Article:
13 Cost Estimate Management Step Description Obtain appropriate approvals Obtain management authorization to proceed by â¢ review of current project scope and estimate basis; â¢ securing of approvals from appropriate management levels; â¢ approval of current estimate, including any changes from previous estimate; and â¢ release of estimate for its intended purpose and use. Determine estimate communication approach Communication approach is dependent upon the stakeholder who is receiving the information, but should consider â¢ mechanism for communicating the cost estimate for its intended purpose; â¢ level of uncertainty to be communicated in the estimate given the information upon which it is based, and; â¢ mechanism to communicate estimate to external parties. Monitor project scope and project conditions Identify any potential deviation from the existing estimate basis, including â¢ changes to scope; â¢ changes due to design development; â¢ changes in project risks; â¢ changes due to external conditions; â¢ the nature and description of the potential deviation; and â¢ whether the deviation impacts the project budget and/or schedule (potential increase or decrease). Evaluate potential impact of change Assess potential impact of change, including â¢ cost and time impact of the deviation; â¢ risk impact on project contingency; and â¢ recommendations as to whether to modify the project scope, budget, and/or schedule due to change. Adjust cost estimate Document changes to the baseline estimate, including â¢ appropriate approval of the deviation; â¢ the new project scope, new budget, and/or new schedule; and â¢ notifiy project personnel of the change. Table 2.3. Cost estimate management process (Anderson et al. 2007). Most Complex (Major) Projects Moderately Complex Projects Non-complex (Minor) Projects â¢ New highways; major relocations â¢ New interchanges â¢ Capacity adding/major widening â¢ Major reconstruction (4R; 3R with multi-phase traffic control) â¢ Congestion Management Studies are required â¢ 3R and 4R projects which do not add capacity. â¢ Minor roadway relocations. â¢ Certain complex (non-trail enhancements) projects. â¢ Slides, subsidence. â¢ Maintenance betterment projects â¢ Overlay projects, simple widening without right-of-way (or very minimum right-of-way take) little or no utility coordination â¢ Noncomplex enhancement projects without new bridges (e.g., bike trails) Note: 4R is rehabilitation, restoration, resurfacing, or reconstruction Table 2.4. Example complexity classification (pavement attributes).
tions will typically require a less rigorous risk analyses. Quite often, a qualitative risk assessment will adequately capture as- sociated risks and their cost impacts on the project. Noncom- plex (minor) projects could include maintenance projects that may not necessarily require any major risk assessment efforts. Project complexity is also often described by location, that is, whether the project is located in an urban or rural environ- ment. Typically, urban settings tend to create more complex traffic control approaches. However, if a project is associated with an interstate roadway, even a noncomplex or minor road- way project may have increased traffic control requirements. This may change the perspective on a projectâs complexity. The level of risk analysis effort and the risk estimation tools used are dependent on the level of project complexity. For noncomplex projects, qualitative assessment techniques may be used to identify project risks and contingency set based only on the perceived magnitude of impacts of the listed risks. If the same qualitative method is applied to a highly complex project, the likely risk impacts may be under- estimated and the applied contingency inadequate to cover the probable cost consequences. Complex projects therefore would require the use of quantitative and probabilistic meth- ods, in combination with qualitative methods, to be able to more accurately determine the likely impact of the risks and to set a contingency appropriate to the magnitude of possible impacts. 2.8 A Strategic Approach A large number of research studies document the funda- mental factors that cause project cost escalation (Merrow 1988, Touran and Bolster 1994, Ripley 2004). NCHRP Report 574 identified 18 specific factors that lead to cost escalation. Each factor presents a challenge to every agency seeking to produce accurate project cost estimates and to manage costs. While every cause will not create problems on every project, the only way to consistently mitigate all of the causes is to use a strategic approach to cost estimation, risk analysis, and cost management. Through an extensive review of estimating literature and discussions with SHAs, NCHRP Report 574 defines eight strategies that converge to address the principal causes of project cost escalation. These eight strategies are: â¢ Management strategyâManage the estimation process and costs through all stages of project development; â¢ Scope and schedule strategyâFormulate definitive processes for controlling project scope and schedule changes; â¢ Off-prism strategyâUse proactive methods for engaging external participants and assessing the macro-environmen- tal conditions that can influence project costs; â¢ Risk strategyâIdentify risks, quantify their impact on cost, and take actions to mitigate the impact of risks as the project scope is developed; â¢ Delivery and procurement strategyâApply appropriate delivery methods to better manage cost because project delivery influences both project risk and cost; â¢ Document quality strategyâPromote cost estimate accu- racy and consistency through improved project documents; â¢ Estimate quality strategyâUse qualified personnel and uniform approaches to achieve improved estimate consis- tency and accuracy; and â¢ Integrity strategyâEnsure that checks and balances are in place to maintain estimate accuracy and to minimize the impact of outside pressures that can cause optimistic biases in estimates. The risk strategy is the primary driver for addressing issues related to project uncertainties and risks and in determining appropriate amounts of contingency for estimates prepared in different project phases. 2.8.1 Inconsistent Application of Contingencies Of the 18 factors identified in NCHRP Report 574, one fac- tor is directly related to uncertainty and risk. Inconsistent Ap- plication of Contingencies causes confusion as to exactly what is included in the line items of an estimate and what is cov- ered by contingency amounts. Contingency funds are typi- cally meant to cover a variety of possible events and problems that are not specifically identified or to account for a lack of project definition during the preparation of planning and project development estimates. Misuse and failure to define what costs contingency amounts cover can lead to estimate problems. In many cases it is assumed that contingency amounts can be used to cover added scope, and planners and engineers seem to forget that the purpose of the contingency amount in the estimate is lack of design definition. SHAs run into problems when the contingency amounts are applied in- appropriately. During project execution, contingency funds often are inappropriately used to cover project overruns instead of being applied to and available for their intended purpose. As a result, a risk strategy is suggested to address this inconsistent application of contingency among SHAs. 2.8.2 Risk Strategy Identify risks, quantify their impact on cost, and take actions to mitigate the impact of risks as the project scope is developed. Rather than a single deterministic forecast of project cost, it must be understood that many variables contribute to a range 14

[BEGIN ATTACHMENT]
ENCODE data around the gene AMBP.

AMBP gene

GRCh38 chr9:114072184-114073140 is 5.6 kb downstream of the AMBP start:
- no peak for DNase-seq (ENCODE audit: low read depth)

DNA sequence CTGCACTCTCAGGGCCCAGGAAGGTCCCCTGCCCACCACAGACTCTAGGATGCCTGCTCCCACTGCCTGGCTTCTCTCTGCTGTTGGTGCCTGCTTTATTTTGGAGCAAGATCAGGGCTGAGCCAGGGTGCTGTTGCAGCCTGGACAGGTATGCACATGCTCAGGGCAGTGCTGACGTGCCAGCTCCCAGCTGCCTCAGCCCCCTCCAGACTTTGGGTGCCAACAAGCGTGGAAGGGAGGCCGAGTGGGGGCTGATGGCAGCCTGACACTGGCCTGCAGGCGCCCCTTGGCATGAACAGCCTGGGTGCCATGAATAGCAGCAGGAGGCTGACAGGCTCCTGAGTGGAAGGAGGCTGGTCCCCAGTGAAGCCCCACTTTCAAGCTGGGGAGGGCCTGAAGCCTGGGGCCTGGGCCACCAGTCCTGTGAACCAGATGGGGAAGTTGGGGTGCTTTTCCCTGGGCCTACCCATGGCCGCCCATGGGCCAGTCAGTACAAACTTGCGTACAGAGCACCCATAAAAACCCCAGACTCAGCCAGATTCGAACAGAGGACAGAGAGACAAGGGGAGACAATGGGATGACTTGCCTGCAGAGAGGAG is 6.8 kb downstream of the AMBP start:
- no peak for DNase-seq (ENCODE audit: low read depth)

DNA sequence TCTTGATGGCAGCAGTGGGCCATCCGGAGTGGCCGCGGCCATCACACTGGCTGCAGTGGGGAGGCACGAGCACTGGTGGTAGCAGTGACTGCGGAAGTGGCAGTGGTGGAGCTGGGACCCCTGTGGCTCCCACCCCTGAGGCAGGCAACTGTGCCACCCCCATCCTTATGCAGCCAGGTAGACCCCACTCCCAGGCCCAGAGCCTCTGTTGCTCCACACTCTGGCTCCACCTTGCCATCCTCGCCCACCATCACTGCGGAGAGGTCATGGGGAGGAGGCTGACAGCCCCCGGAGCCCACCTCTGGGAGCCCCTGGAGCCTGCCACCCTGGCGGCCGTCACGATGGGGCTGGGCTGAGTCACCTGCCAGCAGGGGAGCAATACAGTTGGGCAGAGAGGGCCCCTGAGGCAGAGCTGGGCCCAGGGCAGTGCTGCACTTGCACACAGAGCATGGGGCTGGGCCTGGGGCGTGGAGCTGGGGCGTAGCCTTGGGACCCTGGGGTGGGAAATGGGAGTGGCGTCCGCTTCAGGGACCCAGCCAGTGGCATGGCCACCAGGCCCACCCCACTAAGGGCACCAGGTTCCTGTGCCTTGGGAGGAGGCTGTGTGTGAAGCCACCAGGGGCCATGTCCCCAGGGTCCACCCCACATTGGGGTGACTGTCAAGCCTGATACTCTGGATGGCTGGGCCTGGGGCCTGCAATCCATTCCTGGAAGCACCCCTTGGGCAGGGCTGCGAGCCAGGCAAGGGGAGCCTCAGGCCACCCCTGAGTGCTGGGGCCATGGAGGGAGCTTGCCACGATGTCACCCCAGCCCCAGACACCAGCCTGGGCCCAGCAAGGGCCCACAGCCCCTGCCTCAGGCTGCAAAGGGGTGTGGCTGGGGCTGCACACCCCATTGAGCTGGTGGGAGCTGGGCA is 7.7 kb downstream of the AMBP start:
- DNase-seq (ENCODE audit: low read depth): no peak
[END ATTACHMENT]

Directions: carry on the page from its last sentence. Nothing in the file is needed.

of probable cost. In the case of state highway agency project es- timates, any one cost number represents only one result based on multiple assumptions. These variables that influence proj- ect costs are not all directly controllable or absolutely quantifi- able. Therefore, cost estimation must consider uncertainties and related risks. Management should use these identified risks and uncertainties to structure management procedures that mitigate, eliminate or account for the possible variation in the outcomes. The risk strategy supports the need for a more specific focus on risk management practices and tools as presented in this Guidebook. However, implementation of new or improved management practices in such areas as risk requires commit- ment from top management. 2.9 Management Support for Estimating and Cost Management Practices Cost estimation practice is highly dependent on how an agency manages project development and the support agency management provides to engineers executing project devel- opment, including estimate and schedule preparation. Senior agency managers should view themselves as investors, devel- opers, and strategists. Management has the responsibility to invest and develop project staff and to provide the staff with the resources to effectively perform their jobs. To consistently achieve accurate estimates agencies must do more than institute changes in estimating practices. Senior management must view project cost estimate management and estimate practice as interdependent systems that span the entire planning and project development process. Risk man- agement plays a significant role in the project estimation process and should be embraced to ensure that estimates are accurate and consistent. Project managers must be given the authority to manage their projects, particularly authority to control scope, and with that authority acceptance of respon- sibility for results. It is managementâs responsibility to assume the lead in prop- agating organizational change that recognizes the importance of 1) a structured strategic approach to estimate preparation; 2) the use of risk analyses in setting estimate contingency; 3) re- viewing and approving all estimates; and 4) communicating the importance and accuracy of each estimate with internal and external stakeholders. This Guide presents a variety of risk assessment and analy- sis tools, and their uses and applicability across the phases of project development. These serve to support the cost estimat- ing and cost management processes and help senior manage- ment achieve their goal of producing accurate cost estimates. 2.10 Summary This chapter provides an overview of the cost estimation and cost management process with particular reference to risk management and contingency planning. The typical trans- portation project development phases are described with em- phasis on the use of estimating approaches consistent with available project information. The cost estimating process and cost management process are illustrated using four steps and five steps, respectively, while highlighting typical activities re- lated to each step. Project complexity scenarios are presented in view of the fact that their effect on the cost estimation and cost management processes must always be understood and addressed when considering the affects of project risk. Empha- sis is placed on the importance of management support in promoting a conducive working environment that can pro- duce accurate estimates. 15